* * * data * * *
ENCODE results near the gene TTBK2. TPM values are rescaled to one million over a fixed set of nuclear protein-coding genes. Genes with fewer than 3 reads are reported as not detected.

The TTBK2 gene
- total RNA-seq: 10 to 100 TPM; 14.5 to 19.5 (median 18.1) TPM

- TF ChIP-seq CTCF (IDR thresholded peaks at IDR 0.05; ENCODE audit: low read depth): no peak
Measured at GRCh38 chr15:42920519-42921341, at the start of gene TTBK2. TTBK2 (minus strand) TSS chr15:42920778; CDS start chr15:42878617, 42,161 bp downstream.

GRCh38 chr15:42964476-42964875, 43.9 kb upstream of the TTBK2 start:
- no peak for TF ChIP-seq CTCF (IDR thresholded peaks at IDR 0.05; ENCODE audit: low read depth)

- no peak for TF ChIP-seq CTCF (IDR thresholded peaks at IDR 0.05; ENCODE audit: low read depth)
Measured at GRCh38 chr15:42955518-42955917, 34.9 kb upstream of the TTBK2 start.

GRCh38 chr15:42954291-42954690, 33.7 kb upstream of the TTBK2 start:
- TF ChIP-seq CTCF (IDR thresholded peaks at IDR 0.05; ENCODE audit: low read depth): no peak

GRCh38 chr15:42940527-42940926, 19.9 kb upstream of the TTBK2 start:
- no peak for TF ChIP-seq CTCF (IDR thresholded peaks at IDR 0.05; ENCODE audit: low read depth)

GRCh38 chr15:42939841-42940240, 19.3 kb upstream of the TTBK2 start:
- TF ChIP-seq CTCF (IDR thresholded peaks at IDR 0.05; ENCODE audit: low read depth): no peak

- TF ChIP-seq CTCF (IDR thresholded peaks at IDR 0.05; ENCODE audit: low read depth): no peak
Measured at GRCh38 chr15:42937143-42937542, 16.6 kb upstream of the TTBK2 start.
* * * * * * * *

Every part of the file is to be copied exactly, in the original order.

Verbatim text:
ENCODE results near the gene TTBK2. TPM values are rescaled to one million over a fixed set of nuclear protein-coding genes. Genes with fewer than 3 reads are reported as not detected.

The TTBK2 gene
- total RNA-seq: 10 to 100 TPM; 14.5 to 19.5 (median 18.1) TPM

- TF ChIP-seq CTCF (IDR thresholded peaks at IDR 0.05; ENCODE audit: low read depth): no peak
Measured at GRCh38 chr15:42920519-42921341, at the start of gene TTBK2. TTBK2 (minus strand) TSS chr15:42920778; CDS start chr15:42878617, 42,161 bp downstream.

GRCh38 chr15:42964476-42964875, 43.9 kb upstream of the TTBK2 start:
- no peak for TF ChIP-seq CTCF (IDR thresholded peaks at IDR 0.05; ENCODE audit: low read depth)

- no peak for TF ChIP-seq CTCF (IDR thresholded peaks at IDR 0.05; ENCODE audit: low read depth)
Measured at GRCh38 chr15:42955518-42955917, 34.9 kb upstream of the TTBK2 start.

GRCh38 chr15:42954291-42954690, 33.7 kb upstream of the TTBK2 start:
- TF ChIP-seq CTCF (IDR thresholded peaks at IDR 0.05; ENCODE audit: low read depth): no peak

GRCh38 chr15:42940527-42940926, 19.9 kb upstream of the TTBK2 start:
- no peak for TF ChIP-seq CTCF (IDR thresholded peaks at IDR 0.05; ENCODE audit: low read depth)

GRCh38 chr15:42939841-42940240, 19.3 kb upstream of the TTBK2 start:
- TF ChIP-seq CTCF (IDR thresholded peaks at IDR 0.05; ENCODE audit: low read depth): no peak

- TF ChIP-seq CTCF (IDR thresholded peaks at IDR 0.05; ENCODE audit: low read depth): no peak
Measured at GRCh38 chr15:42937143-42937542, 16.6 kb upstream of the TTBK2 start.